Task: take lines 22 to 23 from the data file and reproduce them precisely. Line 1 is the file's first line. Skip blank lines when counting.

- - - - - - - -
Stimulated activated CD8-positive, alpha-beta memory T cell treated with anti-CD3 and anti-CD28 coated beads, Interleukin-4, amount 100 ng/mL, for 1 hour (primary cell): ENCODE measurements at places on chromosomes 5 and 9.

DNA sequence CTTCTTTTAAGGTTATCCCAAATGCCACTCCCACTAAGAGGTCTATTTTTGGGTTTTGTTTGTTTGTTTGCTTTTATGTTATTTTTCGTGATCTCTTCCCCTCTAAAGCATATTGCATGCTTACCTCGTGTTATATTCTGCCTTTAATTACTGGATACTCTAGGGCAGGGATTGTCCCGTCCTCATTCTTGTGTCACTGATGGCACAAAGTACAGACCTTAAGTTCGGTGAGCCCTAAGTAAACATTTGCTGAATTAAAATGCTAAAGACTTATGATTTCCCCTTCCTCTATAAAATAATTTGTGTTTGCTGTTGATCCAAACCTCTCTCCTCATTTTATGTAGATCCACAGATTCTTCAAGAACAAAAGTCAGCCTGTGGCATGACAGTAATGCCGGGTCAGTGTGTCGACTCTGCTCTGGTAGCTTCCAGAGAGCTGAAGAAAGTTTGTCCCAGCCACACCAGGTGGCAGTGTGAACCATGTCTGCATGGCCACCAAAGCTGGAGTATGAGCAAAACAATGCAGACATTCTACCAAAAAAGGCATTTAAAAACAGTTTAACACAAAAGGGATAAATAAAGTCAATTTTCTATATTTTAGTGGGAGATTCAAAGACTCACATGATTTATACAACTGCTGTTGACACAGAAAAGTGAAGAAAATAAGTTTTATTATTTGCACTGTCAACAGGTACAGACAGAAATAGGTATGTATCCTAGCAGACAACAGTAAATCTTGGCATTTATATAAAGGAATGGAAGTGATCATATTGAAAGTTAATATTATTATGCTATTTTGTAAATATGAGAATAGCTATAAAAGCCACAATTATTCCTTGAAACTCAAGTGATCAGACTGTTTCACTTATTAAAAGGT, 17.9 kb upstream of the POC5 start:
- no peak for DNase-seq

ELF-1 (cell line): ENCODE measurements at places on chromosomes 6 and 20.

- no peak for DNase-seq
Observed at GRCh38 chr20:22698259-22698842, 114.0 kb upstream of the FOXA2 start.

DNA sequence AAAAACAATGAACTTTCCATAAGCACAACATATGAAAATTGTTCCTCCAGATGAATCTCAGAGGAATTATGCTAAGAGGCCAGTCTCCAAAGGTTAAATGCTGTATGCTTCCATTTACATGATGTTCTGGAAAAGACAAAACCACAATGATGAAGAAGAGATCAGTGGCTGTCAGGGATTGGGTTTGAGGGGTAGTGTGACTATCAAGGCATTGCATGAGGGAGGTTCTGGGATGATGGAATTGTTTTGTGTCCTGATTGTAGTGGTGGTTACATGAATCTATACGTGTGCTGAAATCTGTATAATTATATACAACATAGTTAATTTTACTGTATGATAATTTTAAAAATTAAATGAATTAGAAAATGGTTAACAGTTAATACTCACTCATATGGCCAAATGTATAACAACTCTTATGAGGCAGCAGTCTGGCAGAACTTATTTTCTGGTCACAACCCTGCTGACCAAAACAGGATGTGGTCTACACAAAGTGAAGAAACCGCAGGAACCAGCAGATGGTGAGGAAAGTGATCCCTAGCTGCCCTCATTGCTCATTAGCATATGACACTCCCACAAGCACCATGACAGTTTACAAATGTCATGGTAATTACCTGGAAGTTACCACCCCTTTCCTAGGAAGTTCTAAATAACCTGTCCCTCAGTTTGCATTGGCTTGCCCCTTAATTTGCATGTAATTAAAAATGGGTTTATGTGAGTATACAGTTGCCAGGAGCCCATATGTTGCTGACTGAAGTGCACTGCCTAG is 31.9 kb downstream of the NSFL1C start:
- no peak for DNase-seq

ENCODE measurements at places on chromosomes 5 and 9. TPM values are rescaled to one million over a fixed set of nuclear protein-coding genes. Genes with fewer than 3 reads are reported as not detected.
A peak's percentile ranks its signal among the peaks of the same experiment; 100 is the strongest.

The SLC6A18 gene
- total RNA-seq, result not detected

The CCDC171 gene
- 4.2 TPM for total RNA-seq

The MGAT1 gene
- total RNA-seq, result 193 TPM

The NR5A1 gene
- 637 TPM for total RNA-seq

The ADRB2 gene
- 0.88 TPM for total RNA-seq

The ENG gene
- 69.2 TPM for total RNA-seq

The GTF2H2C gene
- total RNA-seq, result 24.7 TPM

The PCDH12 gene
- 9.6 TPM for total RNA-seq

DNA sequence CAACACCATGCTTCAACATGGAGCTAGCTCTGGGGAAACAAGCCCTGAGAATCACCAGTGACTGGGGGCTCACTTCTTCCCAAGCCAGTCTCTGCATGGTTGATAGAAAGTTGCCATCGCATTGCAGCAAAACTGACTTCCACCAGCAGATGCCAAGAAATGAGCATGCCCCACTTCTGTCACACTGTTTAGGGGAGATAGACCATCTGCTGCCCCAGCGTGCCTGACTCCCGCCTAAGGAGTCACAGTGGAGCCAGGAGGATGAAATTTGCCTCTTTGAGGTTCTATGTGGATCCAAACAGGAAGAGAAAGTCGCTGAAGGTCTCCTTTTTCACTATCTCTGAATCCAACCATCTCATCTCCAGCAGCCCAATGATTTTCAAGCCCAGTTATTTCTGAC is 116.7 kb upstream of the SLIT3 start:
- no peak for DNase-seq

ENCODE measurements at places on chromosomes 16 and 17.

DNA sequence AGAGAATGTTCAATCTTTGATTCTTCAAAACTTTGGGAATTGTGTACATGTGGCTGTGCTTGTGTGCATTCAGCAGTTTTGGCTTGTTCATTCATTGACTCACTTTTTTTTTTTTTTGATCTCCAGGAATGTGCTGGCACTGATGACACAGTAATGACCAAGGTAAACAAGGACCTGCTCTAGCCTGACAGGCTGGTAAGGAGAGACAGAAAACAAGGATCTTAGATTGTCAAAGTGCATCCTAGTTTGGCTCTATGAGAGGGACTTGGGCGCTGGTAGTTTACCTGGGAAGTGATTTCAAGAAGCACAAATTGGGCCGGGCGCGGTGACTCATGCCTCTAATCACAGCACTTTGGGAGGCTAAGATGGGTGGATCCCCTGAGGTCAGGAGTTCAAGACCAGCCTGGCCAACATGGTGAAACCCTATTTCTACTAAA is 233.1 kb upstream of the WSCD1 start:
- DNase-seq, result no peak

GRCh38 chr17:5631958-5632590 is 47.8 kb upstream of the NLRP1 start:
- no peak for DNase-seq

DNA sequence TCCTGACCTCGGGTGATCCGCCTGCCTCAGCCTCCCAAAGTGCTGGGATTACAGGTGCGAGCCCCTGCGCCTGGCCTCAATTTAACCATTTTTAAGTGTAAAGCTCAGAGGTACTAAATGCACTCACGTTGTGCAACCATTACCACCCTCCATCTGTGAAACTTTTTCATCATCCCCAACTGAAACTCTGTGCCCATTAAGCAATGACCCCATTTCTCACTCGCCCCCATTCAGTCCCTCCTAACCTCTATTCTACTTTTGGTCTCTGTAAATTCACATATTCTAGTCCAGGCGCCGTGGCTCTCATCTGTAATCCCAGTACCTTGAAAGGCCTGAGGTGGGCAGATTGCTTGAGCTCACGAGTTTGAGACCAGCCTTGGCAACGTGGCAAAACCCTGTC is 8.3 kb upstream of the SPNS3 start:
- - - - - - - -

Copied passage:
- 69.2 TPM for total RNA-seq

The GTF2H2C gene